Somewhere Beneath the Wide Sky (この広い空のどこかに, Masaki Kobayashi, 1954)

somewhere-beneath-the-wide-skyOf the chroniclers of the history of post-war Japan, none was perhaps as unflinching as Masaki Kobayashi. However, everyone has to start somewhere and as a junior director at Shochiku where he began as an assistant to Keisuke Kinoshita, Kobayashi was obliged to make his share of regular studio pictures. This was even truer following his attempt at a more personal project – Thick Walled Room, which dealt with the controversial subject of class C war criminals and was deemed so problematic that it lingered on the shelves for quite some time. Made the same year as the somewhat similar Three Loves, Somewhere Beneath the Wide Sky (この広い空のどこかに, Kono Hiroi Sora no Dokoka ni) is a fairly typical contemporary drama of ordinary people attempting to live in the new and ever changing post-war world, yet it also subtly hints at Kobayashi’s ongoing humanist preoccupations in its conflict between the idealistic young student Noboru and his practically minded (yet kind hearted) older brother.

The Moritas own the liquor store in this tiny corner of Ginza, where oldest brother Ryoichi (Keiji Sada) has recently married country girl Hiroko (Yoshiko Kuga). The household consists of mother-in-law Shige (Kumeko Urabe), step-mother to Ryoichi, unmarried sister Yasuko (Hideko Takamine), and student younger brother Noboru (Akira Ishihama). Things are actually going pretty well for the family, they aren’t rich but the store is prospering and they’re mostly happy enough – except when they aren’t. Ryoichi married for love, but his step-mother and sister aren’t always as convinced by his choice as he is, despite Hiroko’s friendly nature and constant attempts to fit in.

As if to signal the dividing wall between the generations, Somewhere Beneath the Wide Sky opens with a discussion between two older women, each complaining about their daughters-in-law and the fact that their sons married for love rather than agreeing to an arranged marriage as was common in their day. These love matches, they claim, have unbalanced the family dynamic, giving the new wife undue powers against the matriarchal figure of the mother-in-law. While the other woman’s main complaint is that her son’s wife is absent minded and bossy, Shige seems to have little to complain about bar Hiroko’s slow progress with becoming used to the runnings of the shop.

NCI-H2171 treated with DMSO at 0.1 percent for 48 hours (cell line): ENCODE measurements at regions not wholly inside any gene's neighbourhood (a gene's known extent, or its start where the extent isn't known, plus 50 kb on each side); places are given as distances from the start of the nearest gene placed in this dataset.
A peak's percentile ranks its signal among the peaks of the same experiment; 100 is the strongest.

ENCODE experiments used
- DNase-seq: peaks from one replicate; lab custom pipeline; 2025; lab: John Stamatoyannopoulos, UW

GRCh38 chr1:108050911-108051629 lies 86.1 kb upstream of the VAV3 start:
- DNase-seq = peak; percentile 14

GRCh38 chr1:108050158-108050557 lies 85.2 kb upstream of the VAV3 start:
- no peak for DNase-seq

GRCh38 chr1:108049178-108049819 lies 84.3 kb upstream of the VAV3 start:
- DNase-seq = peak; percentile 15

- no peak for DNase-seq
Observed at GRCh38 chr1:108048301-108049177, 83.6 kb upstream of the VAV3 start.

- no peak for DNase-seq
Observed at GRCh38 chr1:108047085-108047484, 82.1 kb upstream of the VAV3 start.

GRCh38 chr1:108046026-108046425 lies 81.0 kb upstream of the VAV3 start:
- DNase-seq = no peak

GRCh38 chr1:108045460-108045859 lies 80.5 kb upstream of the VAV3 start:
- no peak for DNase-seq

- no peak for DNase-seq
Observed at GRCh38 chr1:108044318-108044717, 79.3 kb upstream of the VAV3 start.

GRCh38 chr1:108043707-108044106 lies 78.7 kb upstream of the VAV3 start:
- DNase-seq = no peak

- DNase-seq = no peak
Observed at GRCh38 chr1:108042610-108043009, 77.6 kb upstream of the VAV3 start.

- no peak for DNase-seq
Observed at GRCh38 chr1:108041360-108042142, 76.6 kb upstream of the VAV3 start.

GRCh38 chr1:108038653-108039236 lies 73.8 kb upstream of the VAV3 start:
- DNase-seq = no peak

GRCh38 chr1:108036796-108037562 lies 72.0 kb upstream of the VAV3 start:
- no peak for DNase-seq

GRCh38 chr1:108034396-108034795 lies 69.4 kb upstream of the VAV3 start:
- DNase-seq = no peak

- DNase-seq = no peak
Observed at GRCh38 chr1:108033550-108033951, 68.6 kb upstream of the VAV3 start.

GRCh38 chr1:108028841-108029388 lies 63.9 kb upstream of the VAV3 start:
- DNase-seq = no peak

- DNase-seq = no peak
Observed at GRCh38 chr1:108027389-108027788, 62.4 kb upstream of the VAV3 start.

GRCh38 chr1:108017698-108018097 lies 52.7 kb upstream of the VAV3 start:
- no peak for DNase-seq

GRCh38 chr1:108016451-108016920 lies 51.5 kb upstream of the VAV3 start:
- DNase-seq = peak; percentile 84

Despite this, both women appear somewhat hostile towards Ryoichi’s new wife, often making her new home an uncomfortable place for her to be. Though Hiroko is keen to pitch in with the shop and the housework, Shige often refuses her help and is preoccupied with trying to get the depressed Yasuko to do her fair share instead. At 28 years old, Yasuko has resigned herself to a life of single suffering, believing it will now be impossible for her to make a good a match. Yasuko had been engaged to a man she loved before the war but when he returned and discovered that she now walks with a pronounced limp following an injury during an air raid, he left her flat with a broken heart. Embittered and having internalised intense shame over her physical disability, Yasuko finds the figure of her new sister-in-law a difficult reminder of the life she will never have.